Hip-Hop Historian

Profile shot of Dregs.
In his popular "History of Bay Area Rap" videos, Dregs plays storyteller with the help of a tripod and a green screen filter that displays historical imagery of artists, their labels, and their crews. Photograph by Isaac Ceja.

Dregs One keeps the rich legacy of Bay Area rappers and graffiti artists alive.

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It was the beginning of Fleet Week when I first met Dregs One. The deafening roar of the Navy’s Blue Angels fighter jets engulfed the streets of the Outer Mission as people went about their day, standing in line at an ATM or buying tamales outside Safeway.

I texted Dregs that I was outside our meeting place, then noticed a guy in a San Francisco 49ers cap walking over from the liquor store across the street. Emblazoned on his bright white T-shirt was a graffiti-style letter D smoking and holding a can of spray paint. The shirt was a design by Dream Genetics, a cannabis strain company started by late Bay Area graffiti artist Mike “Dream” Francisco’s son Akil Francisco, and the guy was Dregs.

Born Reza Harris, Dregs One is a rapper, graffiti artist, and record label owner. In the last year, the thirty-five-year-old has also become a sensation on both TikTok and Instagram with his videos showcasing the history of Bay Area rap. Each video taps into his encyclopedic knowledge of the Bay’s biggest hip-hop artists, including E-40, The Jacka, and Mac Dre. His related project, History of Bay Area Graffiti, explores the back stories of prolific local graffiti artists and the work they’ve done around the region. Together, his videos have amassed almost eight million views and made Dregs a recognizable figure in San Francisco and beyond.

Not fifteen seconds after I introduced myself, a pedestrian stopped and asked Dregs if he was “that guy from Instagram.” Dregs nodded politely, trying not to attract too much attention on a busy sidewalk in the middle of the day. The starstruck fan admitted he had been following Dregs for a long time and that he appreciated the throwbacks.

When the dude left, I asked Dregs if that happened a lot and he nodded, taking a quick drag on his cigarette before putting it out on a parking meter. Then he laughed and said, “I try to not let it get to my head.”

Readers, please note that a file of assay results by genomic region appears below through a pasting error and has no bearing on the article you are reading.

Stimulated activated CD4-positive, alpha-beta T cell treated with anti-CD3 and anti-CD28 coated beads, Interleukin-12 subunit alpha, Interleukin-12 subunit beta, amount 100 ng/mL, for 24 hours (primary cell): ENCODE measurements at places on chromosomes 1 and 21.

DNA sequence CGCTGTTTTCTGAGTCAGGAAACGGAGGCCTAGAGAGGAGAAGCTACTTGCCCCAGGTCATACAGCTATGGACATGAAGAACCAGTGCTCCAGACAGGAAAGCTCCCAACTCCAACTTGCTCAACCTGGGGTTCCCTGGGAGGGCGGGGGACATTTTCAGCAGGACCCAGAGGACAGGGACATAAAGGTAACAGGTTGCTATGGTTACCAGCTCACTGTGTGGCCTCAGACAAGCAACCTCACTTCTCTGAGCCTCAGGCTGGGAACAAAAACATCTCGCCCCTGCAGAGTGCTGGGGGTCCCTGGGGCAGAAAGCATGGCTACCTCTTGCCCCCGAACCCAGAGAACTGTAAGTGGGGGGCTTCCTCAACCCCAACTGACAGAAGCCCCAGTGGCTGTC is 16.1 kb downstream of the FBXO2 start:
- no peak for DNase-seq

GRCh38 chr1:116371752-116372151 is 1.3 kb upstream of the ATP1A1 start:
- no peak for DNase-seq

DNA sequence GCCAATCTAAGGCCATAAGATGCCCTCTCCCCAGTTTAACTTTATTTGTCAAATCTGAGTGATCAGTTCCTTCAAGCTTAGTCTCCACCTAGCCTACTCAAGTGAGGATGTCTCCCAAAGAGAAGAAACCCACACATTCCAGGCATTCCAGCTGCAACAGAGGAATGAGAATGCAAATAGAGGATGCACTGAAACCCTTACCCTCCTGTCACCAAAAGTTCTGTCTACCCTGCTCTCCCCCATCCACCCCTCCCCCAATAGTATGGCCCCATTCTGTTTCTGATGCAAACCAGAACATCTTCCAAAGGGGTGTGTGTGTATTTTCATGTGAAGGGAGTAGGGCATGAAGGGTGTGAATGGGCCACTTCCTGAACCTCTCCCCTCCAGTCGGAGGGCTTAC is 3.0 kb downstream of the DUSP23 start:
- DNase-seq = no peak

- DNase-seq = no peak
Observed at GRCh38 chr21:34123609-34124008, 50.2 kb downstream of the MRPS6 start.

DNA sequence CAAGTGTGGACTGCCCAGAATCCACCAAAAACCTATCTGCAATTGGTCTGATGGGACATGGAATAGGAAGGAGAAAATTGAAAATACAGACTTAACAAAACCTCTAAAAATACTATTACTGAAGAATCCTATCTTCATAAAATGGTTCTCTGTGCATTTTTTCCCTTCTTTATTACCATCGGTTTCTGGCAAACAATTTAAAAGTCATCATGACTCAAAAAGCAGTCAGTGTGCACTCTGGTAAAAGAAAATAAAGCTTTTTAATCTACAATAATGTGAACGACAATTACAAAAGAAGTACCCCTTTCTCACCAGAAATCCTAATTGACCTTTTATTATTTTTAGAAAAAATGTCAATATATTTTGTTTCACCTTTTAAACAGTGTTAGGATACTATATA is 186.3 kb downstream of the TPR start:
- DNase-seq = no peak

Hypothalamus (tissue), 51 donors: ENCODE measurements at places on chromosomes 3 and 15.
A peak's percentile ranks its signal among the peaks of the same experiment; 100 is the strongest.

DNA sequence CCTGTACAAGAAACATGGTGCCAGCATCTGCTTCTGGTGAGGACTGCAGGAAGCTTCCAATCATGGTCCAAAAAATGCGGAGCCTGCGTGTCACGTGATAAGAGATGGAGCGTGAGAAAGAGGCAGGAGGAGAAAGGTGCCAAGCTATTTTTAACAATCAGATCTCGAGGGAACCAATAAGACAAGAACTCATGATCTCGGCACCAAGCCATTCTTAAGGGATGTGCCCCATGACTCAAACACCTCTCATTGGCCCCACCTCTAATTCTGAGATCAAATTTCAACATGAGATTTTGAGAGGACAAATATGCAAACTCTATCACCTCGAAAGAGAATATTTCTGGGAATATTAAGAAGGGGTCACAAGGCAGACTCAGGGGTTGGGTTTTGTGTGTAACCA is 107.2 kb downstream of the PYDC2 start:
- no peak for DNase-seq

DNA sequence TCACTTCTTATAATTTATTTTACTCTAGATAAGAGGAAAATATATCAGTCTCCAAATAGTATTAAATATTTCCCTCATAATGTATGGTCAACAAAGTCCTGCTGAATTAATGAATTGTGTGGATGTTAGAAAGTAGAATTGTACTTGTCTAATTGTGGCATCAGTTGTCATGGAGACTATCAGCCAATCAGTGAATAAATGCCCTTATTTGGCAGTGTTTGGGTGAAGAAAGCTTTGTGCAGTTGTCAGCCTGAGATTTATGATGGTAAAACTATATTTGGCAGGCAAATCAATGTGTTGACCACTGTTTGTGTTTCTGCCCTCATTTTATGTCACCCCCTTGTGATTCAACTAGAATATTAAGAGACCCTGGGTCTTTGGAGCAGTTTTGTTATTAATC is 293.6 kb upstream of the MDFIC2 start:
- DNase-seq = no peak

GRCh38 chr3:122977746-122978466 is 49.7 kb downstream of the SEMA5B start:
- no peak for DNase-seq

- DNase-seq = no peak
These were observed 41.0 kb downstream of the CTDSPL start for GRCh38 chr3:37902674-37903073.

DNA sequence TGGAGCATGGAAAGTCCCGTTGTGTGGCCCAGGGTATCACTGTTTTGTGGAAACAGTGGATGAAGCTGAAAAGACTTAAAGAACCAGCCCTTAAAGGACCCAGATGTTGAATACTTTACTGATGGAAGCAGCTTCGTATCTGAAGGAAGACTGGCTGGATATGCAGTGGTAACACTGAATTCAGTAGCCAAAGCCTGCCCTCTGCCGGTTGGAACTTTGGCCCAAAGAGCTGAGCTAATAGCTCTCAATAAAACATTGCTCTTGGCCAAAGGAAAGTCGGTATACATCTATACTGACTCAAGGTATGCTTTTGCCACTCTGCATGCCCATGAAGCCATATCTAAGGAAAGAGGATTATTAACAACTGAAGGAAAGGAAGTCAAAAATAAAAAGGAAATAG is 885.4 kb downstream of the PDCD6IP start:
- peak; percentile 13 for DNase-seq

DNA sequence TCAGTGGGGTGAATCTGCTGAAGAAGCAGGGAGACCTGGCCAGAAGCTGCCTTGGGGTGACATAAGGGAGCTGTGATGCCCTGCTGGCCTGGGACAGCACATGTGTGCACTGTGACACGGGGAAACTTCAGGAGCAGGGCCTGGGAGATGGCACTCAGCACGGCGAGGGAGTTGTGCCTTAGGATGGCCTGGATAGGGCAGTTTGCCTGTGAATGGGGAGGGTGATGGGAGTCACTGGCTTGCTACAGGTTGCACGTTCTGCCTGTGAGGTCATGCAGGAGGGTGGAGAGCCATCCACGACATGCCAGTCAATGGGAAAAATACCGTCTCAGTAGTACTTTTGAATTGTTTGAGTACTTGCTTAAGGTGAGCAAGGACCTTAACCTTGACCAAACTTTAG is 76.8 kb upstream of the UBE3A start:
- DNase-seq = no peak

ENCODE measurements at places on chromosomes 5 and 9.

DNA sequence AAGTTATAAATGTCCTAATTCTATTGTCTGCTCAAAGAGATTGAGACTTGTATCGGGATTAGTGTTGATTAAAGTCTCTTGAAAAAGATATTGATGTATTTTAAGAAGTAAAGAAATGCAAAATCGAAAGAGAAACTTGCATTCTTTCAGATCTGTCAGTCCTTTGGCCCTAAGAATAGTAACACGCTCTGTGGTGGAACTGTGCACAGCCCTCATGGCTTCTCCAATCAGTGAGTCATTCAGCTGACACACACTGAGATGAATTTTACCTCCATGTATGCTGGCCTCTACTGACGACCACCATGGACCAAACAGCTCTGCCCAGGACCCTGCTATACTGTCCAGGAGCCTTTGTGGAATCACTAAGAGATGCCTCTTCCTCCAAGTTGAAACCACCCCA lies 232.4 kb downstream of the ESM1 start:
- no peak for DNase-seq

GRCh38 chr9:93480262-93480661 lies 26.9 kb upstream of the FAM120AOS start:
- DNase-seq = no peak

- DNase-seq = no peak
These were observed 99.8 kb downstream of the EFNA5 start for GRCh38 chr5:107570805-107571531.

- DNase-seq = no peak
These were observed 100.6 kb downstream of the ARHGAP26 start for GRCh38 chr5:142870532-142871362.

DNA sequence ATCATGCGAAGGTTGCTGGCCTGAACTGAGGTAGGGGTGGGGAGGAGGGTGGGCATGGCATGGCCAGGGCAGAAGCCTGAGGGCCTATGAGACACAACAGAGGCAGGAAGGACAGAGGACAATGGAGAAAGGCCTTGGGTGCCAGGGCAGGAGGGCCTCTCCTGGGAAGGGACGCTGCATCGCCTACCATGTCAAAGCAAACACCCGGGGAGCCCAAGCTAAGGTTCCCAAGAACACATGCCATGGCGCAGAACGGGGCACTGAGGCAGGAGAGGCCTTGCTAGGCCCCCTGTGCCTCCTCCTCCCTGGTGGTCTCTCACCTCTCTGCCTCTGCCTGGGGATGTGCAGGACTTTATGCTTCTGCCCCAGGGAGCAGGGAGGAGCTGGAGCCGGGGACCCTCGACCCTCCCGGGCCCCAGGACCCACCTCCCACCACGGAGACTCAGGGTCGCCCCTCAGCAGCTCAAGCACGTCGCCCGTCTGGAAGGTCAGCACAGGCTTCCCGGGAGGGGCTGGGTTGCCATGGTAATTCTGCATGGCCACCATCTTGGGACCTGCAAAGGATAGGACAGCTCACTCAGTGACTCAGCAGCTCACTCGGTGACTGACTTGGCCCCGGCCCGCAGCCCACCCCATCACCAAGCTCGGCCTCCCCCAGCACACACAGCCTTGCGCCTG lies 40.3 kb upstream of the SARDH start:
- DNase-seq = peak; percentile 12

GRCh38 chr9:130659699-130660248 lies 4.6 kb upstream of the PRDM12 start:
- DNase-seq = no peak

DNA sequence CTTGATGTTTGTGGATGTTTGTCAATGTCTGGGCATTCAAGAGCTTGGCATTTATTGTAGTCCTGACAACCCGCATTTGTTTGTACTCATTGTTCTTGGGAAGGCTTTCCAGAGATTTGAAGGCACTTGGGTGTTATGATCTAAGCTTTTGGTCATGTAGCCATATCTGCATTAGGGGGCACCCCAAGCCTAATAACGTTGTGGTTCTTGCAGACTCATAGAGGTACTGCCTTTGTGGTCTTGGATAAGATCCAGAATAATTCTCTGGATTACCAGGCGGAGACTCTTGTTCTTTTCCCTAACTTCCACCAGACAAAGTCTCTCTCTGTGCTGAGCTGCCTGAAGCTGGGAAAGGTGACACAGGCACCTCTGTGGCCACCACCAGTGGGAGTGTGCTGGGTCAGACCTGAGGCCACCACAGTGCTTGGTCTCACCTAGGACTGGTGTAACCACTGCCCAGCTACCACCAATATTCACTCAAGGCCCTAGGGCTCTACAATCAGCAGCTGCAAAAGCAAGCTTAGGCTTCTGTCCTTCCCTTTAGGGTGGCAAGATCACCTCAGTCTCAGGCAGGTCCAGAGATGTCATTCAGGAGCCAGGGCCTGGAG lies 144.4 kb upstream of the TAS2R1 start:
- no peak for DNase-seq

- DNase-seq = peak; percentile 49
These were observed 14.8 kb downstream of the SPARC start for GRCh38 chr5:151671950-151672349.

. . .

Offline, Dregs is an active rapper, with over two dozen releases under his belt, his most recent, Sucka Repellent, launched in the fall of 2022. Like most of his other records, Sucka Repellent fuses contemporary hip-hop and rap elements over the distinct Bay Area mobb music sound. For those unfamiliar, think slowed-down funk with deep bass lines. Dregs’s wry, lyrical, smooth-rap style shines brightest on songs like “Geeked Up”: “Rock a black Giants jacket / like Bob Saget.”

Dregs says he doesn’t do illegal graffiti anymore but will throw up bigger, thought-out pieces a few times a year. He’s performed in world-class cities like Tokyo and Paris and has graffiti pieces (elaborate garage door–sized tags) everywhere in-between. But it’s his obsession with a certain slice of Bay Area history that lies at the heart of much of his work.

When you think about the Bay’s rap and hip-hop history, the hyphy movement, complete with its fashion, sideshows, and trunk-thumping bass lines, probably comes to mind. As Vallejo-based music mogul E-40 puts it, the hyphy sound is just up-tempo music with a hard-hitting beat that makes dancers want to lose control on the dance floor. Rap icons like Mac Dre and Keak da Sneak popularized the style of music and attitudes woven into songs like “Feelin’ Myself” or “Superhyphy” in the early 2000s, but before then, regional artists in the 1980s and ’90s, like Oakland-grown rapper Too $hort, were paving the way for new generations by spawning the mobb sound and establishing communities of artists. And although the region isn’t necessarily the birthplace of rap and hip-hop, rappers today often pay tribute to some of these Northern Californian icons in different ways. Grammy winner Kendrick Lamar even spliced archival interview audio of 2Pac, who went to high school in Marin City, on To Pimp a Butterfly’s closing track in 2015.

But because not all artists associated with the Bay Area are as renowned and revered as 2Pac or E-40, part of Dregs’s quest is to give props to countless other figures in the communities he grew up in and alongside. Gentrification and displacement have pushed so many aspects of the culture, especially that of communities of color, to the margins of society, both figuratively and geographically. Dregs is making sure these chapters of San Francisco history won’t be lost with time.

. . .